This is my entry four week 4 of Robyn’s One-Four Challenge, which asks that you edit the same picture in four different ways over four weeks.
For this final edit I wanted to create a more psychedelic image, drawing on the slightly more esoteric role of mushrooms (though ink caps do not have any hallucinogenic properties!). I initially edited on the online photo-editor site Sumo Paint, where I equalized the colours and tones. I then transferred into Photoshop Elements where I added a slight diffuse glow before shifting the hue to green and increasing the saturation. Finally I opened the image in PicMonkey where I increased the temperature and added a slight blue edge and some faint radiance beams.
Now, with this final post of the month, a poll – which of the four is your favourite edit?
As an accompaniment to this final post I thought I’d share a few facts about the folklore, mythology and history of mushrooms and toadstools:
- A circle of toadstools is generally known as a fairy circle or ring. They have also been called elf rings, pixie rings, sorcerer’s rings an witches rings.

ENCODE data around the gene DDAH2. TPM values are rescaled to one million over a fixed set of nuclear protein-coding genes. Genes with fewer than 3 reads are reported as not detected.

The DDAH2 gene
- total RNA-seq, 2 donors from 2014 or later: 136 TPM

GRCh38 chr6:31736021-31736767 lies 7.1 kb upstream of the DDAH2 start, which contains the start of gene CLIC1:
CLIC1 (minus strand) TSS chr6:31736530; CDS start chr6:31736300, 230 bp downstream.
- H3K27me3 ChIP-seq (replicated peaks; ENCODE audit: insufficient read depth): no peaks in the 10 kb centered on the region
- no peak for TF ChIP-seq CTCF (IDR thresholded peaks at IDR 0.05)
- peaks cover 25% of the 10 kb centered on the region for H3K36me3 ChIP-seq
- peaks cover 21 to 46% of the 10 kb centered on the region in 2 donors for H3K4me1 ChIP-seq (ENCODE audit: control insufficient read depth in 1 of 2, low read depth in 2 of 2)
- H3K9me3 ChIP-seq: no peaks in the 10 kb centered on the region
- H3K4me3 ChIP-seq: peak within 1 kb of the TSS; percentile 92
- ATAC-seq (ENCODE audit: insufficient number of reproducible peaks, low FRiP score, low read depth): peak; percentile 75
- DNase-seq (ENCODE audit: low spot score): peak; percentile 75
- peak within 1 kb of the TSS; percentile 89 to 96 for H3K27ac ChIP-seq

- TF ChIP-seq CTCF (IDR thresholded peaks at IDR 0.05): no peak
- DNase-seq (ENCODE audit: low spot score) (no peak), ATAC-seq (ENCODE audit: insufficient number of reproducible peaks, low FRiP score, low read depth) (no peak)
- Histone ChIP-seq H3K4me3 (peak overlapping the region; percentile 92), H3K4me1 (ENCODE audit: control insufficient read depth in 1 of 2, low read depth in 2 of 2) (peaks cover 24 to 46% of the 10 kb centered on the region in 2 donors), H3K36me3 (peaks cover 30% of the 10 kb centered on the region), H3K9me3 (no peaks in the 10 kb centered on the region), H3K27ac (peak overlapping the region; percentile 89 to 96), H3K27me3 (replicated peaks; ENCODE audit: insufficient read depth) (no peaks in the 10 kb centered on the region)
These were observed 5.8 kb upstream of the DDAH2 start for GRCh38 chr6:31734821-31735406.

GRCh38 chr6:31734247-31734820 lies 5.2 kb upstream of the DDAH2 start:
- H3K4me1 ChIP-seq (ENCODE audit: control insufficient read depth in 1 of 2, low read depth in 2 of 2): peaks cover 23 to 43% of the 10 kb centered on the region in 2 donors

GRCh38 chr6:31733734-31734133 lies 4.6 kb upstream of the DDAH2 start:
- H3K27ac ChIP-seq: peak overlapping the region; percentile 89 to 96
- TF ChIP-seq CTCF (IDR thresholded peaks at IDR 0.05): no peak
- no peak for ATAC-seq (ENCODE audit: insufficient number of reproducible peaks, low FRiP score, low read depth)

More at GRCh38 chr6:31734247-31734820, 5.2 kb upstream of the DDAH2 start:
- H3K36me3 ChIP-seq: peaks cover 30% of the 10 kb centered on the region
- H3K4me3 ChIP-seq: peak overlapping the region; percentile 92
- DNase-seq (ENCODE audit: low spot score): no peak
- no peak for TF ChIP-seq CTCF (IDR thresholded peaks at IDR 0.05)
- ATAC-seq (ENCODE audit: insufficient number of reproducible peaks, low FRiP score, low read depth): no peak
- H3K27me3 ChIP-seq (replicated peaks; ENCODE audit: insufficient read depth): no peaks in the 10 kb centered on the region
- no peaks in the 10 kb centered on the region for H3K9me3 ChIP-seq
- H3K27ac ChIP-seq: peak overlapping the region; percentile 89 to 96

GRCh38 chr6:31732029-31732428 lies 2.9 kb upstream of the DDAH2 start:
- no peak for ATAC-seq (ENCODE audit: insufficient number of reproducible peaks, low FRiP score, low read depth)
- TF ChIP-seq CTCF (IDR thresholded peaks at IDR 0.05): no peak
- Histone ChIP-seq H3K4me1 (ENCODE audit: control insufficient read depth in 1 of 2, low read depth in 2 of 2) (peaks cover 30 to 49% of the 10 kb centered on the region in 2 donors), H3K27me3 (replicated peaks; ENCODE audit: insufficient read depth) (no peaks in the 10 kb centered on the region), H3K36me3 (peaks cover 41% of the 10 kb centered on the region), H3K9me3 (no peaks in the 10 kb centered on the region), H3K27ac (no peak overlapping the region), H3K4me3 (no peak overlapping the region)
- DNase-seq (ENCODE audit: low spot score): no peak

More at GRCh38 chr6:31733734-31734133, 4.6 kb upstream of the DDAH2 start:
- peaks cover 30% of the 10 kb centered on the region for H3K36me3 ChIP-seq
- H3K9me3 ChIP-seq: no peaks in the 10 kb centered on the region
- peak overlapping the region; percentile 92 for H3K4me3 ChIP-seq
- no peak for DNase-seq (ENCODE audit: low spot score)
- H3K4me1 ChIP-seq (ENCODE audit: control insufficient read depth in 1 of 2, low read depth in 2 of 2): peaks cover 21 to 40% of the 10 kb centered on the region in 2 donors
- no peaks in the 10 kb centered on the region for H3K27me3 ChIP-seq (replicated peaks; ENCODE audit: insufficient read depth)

- Western European folklore states that fairy or elf rings were caused by fairies or elves dancing.
- Superstition warns against entering a fairy circle as it can bring bad luck. It can sometimes allow you to see the elves dancing but can cause the interloper to be caught in thrall to elven illusion.
- Conversely, having a fairy ring in your garden is sometimes said to bring good luck.
- It has been thought that ingestion of fly agaric, (amanita muscaria) the iconic red capped toadstool, was used by the vikings to induce the beserker state, but this is unsubstantiated.
- In ancient Mexico mushrooms were considered the food of the gods – they were called teonanacatyl which translates as ‘flesh of the gods’.